Image / Ion Chiosea
In the previous post, we looked at the ways our models of pain have changed over the years, which has contributed to a shift in how we view pain, healing and the body as a whole. This week, we'll be looking at the relationship between pain and tissue damage, or injury. Does pain always mean there is injury to the body? Do we always feel pain where there is measurable damage?
It frequently happens that tissue damage and pain occur commensurate with one another. So it’s understandable that many of us perceive that a great deal of pain must signify a great deal of damage in the body. Or conversely, that no pain means there’s no problem. We know now that the relationship between pain and tissue damage isn’t nearly so straightforward as our intuition might suggest. We know now that it is possible to have significant damage with no pain at all, and that a previously unimaginable number of people do.
In one study of people with no reported shoulder pain, 23% overall were found to have rotator cuff tears, and in one of these study groups 51% showed signs of tear and yet had no pain at all. Zero. Zilch. Do you find that surprising?
In studies of the knees, the numbers are even more striking. When researchers studied the knees of asymptomatic volunteers between the ages of 20 and 68, they found that all but one of them had some damage to the meniscus, and that fully 61% showed signs of damage in at least three of the four regions of the knee.
When researchers studied the lumbar spines of people with no back pain, they found that
52% of their subjects had at least one disc bulge, and that 38% had abnormalities in more than one disc.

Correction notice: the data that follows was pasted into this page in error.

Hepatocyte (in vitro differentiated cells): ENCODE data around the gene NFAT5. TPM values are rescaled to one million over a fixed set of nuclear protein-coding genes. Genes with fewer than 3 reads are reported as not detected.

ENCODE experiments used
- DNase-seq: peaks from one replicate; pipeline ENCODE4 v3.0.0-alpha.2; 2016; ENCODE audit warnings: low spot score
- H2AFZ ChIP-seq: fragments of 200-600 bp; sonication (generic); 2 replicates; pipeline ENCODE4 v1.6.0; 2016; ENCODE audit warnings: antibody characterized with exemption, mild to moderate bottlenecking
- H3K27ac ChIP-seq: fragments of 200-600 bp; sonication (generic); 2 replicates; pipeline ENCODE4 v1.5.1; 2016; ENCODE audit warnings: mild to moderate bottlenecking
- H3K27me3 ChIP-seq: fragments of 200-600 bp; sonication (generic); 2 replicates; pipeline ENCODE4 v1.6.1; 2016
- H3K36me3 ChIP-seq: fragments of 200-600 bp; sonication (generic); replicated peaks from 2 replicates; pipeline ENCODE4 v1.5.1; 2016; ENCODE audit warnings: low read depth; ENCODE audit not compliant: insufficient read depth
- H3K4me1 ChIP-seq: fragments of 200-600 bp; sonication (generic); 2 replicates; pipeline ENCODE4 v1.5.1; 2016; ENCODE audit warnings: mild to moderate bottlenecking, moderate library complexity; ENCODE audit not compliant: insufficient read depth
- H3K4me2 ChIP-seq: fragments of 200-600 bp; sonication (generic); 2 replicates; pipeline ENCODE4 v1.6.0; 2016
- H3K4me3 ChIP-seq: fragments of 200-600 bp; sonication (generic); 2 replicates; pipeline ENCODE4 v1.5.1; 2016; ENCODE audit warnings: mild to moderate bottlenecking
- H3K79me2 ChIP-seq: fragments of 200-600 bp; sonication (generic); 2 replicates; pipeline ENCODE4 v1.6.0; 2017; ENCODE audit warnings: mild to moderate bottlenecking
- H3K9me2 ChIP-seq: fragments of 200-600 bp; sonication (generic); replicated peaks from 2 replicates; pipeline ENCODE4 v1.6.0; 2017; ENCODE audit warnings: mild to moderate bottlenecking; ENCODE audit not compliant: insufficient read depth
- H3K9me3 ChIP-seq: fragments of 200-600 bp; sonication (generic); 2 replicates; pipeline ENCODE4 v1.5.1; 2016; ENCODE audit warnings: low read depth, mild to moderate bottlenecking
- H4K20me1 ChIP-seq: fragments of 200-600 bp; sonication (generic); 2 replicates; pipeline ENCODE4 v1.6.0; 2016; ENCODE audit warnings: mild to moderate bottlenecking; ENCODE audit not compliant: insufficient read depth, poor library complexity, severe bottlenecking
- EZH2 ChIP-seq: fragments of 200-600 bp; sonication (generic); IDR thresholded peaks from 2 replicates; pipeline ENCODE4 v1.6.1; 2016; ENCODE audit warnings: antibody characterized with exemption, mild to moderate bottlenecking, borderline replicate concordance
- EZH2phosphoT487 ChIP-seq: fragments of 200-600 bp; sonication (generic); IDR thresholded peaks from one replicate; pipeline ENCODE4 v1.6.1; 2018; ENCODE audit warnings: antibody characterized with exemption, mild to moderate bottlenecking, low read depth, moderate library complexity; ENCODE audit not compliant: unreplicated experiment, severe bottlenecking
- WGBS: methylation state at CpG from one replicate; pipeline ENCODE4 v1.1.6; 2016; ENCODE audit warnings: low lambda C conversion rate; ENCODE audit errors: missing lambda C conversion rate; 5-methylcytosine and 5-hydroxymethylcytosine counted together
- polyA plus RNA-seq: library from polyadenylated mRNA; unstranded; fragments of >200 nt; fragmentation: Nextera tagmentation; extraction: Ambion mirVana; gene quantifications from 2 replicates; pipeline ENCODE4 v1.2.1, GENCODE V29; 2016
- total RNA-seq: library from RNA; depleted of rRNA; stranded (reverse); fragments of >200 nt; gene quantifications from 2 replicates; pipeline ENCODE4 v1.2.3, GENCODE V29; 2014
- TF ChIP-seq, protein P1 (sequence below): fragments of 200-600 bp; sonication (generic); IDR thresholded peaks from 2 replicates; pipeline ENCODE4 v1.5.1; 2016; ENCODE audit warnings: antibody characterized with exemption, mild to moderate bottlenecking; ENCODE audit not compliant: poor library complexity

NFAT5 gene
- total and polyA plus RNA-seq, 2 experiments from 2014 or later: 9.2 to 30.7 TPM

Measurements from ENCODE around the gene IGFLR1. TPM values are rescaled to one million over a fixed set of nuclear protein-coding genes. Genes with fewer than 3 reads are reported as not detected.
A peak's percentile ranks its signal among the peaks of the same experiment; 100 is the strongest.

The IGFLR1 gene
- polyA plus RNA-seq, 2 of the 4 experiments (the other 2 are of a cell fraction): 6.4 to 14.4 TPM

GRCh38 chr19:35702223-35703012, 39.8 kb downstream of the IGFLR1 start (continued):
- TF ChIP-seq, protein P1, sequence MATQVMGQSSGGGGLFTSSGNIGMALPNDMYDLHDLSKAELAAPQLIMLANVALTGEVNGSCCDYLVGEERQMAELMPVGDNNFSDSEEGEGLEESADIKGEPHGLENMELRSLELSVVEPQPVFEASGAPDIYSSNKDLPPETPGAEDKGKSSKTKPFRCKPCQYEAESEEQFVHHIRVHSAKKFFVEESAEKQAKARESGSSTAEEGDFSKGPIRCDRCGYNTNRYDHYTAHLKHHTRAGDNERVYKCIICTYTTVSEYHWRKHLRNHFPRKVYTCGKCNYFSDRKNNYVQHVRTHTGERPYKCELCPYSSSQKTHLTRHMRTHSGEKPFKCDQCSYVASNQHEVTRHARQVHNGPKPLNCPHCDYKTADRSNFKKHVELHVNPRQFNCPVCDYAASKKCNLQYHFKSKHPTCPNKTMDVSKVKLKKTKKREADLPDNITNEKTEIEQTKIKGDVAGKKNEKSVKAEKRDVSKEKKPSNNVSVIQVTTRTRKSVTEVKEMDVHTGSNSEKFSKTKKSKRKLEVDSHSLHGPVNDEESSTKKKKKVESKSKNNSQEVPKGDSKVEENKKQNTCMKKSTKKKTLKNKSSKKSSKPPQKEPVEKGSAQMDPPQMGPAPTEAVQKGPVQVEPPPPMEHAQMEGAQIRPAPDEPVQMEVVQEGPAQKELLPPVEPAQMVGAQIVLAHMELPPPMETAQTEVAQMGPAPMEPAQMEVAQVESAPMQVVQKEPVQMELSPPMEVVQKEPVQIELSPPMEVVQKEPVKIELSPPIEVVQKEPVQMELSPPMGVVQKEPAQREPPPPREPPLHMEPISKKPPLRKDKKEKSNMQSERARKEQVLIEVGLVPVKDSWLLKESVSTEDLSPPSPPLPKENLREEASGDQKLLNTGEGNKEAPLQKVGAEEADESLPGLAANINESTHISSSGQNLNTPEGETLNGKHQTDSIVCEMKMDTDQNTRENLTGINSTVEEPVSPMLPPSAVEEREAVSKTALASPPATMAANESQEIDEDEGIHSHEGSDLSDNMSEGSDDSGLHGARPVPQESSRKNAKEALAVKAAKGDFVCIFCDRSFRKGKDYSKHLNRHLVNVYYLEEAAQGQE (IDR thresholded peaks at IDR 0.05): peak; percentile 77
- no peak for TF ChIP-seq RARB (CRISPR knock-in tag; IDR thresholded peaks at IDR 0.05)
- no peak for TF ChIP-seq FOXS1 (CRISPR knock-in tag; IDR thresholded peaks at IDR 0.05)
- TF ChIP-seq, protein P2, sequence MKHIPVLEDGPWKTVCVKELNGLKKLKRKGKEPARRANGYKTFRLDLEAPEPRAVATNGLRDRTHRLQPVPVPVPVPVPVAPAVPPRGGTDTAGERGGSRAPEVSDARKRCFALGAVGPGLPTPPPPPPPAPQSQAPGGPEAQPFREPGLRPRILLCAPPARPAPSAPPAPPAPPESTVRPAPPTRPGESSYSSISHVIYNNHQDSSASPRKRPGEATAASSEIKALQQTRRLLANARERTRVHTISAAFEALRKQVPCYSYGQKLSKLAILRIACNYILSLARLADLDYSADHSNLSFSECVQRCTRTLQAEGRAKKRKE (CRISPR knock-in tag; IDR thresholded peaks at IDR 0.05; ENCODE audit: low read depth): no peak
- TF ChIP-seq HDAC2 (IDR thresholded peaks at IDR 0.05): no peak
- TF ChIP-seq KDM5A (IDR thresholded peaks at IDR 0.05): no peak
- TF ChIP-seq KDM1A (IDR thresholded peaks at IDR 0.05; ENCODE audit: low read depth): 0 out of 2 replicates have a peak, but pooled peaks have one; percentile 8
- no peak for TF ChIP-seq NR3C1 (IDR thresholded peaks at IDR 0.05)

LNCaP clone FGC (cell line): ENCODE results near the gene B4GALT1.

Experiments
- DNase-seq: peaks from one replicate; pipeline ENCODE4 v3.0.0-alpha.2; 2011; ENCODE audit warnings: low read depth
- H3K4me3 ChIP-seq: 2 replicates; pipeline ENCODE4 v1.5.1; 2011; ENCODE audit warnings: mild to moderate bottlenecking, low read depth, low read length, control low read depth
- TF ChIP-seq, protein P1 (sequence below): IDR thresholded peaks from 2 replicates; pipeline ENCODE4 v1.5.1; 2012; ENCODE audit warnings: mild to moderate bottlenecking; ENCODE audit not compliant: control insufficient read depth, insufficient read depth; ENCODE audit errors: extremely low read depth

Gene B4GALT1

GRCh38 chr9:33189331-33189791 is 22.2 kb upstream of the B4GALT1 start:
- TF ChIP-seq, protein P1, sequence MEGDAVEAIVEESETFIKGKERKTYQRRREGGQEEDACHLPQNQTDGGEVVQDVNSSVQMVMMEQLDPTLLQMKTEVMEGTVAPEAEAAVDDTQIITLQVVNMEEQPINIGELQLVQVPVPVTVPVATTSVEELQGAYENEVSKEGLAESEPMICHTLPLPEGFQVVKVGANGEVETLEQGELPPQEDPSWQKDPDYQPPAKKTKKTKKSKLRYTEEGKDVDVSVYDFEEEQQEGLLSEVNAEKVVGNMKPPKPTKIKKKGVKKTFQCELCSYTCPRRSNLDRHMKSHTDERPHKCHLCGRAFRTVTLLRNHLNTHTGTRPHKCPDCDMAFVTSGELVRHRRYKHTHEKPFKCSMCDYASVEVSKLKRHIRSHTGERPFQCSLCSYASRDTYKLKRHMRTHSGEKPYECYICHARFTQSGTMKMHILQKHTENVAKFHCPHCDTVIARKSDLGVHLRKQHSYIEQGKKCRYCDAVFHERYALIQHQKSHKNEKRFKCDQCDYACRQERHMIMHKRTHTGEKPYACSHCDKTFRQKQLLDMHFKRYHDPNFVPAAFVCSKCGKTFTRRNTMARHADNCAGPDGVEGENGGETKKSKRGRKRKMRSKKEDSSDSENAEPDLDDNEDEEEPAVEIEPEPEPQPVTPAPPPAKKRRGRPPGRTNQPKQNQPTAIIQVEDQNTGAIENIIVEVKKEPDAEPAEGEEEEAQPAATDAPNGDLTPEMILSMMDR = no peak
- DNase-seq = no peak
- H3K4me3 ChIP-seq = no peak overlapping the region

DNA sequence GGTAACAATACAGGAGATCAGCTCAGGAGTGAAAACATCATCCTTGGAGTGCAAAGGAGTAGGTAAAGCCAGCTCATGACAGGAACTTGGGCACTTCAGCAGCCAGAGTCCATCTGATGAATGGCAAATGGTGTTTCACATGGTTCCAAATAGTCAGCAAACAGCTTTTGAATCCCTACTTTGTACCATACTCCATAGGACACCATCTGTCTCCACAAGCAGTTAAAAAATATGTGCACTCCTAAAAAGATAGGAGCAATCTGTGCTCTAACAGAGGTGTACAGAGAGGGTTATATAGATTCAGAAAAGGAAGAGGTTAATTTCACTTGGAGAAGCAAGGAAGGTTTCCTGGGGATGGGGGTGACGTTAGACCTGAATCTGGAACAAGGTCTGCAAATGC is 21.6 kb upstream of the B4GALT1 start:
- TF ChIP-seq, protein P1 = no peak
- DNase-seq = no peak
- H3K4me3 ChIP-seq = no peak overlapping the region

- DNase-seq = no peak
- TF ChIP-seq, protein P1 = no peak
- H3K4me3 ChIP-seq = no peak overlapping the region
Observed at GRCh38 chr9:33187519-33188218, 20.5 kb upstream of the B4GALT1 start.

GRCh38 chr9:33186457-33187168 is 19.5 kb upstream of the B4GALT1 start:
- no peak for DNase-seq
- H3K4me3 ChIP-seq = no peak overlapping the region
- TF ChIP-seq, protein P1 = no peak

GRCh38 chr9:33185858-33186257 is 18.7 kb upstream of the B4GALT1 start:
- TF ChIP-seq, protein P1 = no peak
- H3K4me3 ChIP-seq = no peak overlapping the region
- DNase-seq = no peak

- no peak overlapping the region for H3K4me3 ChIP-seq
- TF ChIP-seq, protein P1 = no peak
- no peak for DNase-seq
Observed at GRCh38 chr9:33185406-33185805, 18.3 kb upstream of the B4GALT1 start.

A great deal of damage can be present without making us wince, it seems.
To the relief and validation of a great many people, we’ve also come to understand that people can and do experience pain – real pain – without the presence of any tissue damage at all. We know that amputees experience phantom limb pain in great numbers, especially if they experienced pain in the limb prior to amputation. And we know that this pain is as intense and as real as any limb pain you or I might experience in our palpable, visible and fully intact limbs.
Pain can also show up as an abnormal response to previously innocuous triggers. We’ve come to understand that in allodynia, people experience real pain in response to stimuli normally not associated with pain responses. And in hyperalgesia, others experience a far greater pain response than is typical even to a stimulus normally associated with pain responses. We know that these pain episodes are very real for those experiencing them, are legitimately occurring in the brain, and that they are neither exaggerations or fabrications. This invisible pain really hurts!
So we have seen that pain can exist without a corresponding injury, and that substantial damage can exist without pain.
What understandings have these discoveries given us regarding the function or purpose of pain? We'll explore that question in the next blog post. Until then, breathe deeply, practice often, be well.
Dana Wyss Healing Arts